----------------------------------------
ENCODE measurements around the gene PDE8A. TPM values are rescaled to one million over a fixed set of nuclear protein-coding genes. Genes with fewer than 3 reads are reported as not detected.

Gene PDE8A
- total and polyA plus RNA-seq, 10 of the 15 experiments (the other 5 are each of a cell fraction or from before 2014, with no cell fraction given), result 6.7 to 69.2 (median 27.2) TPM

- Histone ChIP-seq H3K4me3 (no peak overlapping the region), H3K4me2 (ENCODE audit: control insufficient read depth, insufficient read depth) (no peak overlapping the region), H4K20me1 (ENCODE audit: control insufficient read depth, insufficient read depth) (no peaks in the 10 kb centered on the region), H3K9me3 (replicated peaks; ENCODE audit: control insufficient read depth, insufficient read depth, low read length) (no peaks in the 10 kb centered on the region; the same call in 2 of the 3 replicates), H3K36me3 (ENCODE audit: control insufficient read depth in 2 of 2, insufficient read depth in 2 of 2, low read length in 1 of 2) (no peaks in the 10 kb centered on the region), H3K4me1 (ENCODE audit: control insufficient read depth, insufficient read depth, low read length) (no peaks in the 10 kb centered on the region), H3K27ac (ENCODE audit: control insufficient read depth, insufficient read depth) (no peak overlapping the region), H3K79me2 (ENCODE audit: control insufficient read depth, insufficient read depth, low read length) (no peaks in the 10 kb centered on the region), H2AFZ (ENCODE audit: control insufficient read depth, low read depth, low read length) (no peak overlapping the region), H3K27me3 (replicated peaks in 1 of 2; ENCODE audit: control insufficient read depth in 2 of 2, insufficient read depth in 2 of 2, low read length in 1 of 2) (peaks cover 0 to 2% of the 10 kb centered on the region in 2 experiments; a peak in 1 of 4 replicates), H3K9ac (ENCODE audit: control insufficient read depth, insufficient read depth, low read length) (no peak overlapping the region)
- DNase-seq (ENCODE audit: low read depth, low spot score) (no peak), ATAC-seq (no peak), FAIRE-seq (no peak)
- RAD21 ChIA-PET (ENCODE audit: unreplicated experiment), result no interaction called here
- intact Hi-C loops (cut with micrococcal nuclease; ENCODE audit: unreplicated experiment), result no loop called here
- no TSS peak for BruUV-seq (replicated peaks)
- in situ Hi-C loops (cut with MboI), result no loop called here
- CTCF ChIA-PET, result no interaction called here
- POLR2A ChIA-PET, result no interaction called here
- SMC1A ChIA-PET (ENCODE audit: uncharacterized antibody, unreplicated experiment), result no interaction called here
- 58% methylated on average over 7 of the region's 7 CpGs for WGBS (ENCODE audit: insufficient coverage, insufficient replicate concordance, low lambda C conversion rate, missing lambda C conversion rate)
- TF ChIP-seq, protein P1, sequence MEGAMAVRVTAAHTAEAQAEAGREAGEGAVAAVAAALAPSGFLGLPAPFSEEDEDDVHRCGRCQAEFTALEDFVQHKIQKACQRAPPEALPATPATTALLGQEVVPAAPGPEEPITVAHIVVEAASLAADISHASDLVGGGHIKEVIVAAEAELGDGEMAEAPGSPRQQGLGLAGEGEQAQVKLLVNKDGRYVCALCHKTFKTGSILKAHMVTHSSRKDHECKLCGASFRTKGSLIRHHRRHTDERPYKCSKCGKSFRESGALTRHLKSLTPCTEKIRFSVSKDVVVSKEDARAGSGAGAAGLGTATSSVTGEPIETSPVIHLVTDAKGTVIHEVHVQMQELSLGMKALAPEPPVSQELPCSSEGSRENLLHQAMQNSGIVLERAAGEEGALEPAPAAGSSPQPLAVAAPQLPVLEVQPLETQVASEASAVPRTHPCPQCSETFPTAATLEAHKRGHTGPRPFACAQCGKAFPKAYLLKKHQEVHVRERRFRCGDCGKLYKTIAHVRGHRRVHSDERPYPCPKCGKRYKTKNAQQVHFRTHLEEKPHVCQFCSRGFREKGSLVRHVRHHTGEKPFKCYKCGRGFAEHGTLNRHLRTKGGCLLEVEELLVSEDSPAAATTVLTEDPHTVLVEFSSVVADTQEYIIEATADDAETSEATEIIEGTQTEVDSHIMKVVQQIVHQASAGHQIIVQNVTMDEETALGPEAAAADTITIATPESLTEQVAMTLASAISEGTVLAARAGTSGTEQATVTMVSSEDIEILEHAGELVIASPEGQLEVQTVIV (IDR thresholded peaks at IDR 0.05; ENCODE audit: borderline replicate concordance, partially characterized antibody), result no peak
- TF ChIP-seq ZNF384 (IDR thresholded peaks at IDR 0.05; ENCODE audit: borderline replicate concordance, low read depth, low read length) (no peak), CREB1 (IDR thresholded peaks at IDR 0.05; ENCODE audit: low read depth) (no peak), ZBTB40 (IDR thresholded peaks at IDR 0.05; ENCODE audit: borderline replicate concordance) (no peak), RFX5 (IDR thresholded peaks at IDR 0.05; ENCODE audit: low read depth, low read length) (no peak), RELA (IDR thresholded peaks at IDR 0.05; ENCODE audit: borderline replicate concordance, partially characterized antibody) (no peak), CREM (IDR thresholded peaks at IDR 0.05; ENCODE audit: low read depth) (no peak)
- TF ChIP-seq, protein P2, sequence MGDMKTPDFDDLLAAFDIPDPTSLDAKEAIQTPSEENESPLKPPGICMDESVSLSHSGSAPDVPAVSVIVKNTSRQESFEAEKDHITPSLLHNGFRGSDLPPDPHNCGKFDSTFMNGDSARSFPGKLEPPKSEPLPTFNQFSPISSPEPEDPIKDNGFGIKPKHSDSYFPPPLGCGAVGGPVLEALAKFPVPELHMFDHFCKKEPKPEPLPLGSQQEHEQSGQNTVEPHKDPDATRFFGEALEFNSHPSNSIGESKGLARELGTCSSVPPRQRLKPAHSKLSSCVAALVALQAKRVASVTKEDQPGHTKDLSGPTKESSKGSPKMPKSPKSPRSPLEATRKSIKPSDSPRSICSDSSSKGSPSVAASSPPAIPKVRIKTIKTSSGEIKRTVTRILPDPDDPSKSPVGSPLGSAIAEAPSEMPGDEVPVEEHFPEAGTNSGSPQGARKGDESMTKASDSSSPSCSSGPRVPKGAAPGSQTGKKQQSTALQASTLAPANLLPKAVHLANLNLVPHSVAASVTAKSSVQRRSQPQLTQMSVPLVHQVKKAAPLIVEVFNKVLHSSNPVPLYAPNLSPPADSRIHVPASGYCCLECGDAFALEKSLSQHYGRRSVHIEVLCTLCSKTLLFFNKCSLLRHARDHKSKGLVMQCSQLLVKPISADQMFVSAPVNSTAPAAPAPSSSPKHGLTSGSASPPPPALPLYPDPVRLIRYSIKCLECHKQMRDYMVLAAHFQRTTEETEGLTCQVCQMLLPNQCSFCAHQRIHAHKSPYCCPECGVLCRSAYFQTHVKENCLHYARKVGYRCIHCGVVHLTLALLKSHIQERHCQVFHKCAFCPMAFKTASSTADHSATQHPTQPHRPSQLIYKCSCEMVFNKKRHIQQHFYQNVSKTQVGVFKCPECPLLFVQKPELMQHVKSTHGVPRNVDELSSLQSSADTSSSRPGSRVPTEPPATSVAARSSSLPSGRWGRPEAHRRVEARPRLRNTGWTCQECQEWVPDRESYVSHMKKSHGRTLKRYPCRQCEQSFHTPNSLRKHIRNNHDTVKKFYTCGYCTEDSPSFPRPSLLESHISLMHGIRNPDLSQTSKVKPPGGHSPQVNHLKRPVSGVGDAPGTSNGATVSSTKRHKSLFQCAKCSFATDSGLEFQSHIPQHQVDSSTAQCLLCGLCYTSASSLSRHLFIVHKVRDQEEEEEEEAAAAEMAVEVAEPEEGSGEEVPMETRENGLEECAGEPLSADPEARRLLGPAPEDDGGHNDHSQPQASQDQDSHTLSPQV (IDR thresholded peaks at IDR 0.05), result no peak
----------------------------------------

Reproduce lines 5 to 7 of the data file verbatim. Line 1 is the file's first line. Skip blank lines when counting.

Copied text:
- DNase-seq (ENCODE audit: low read depth, low spot score) (no peak), ATAC-seq (no peak), FAIRE-seq (no peak)
- RAD21 ChIA-PET (ENCODE audit: unreplicated experiment), result no interaction called here
- intact Hi-C loops (cut with micrococcal nuclease; ENCODE audit: unreplicated experiment), result no loop called here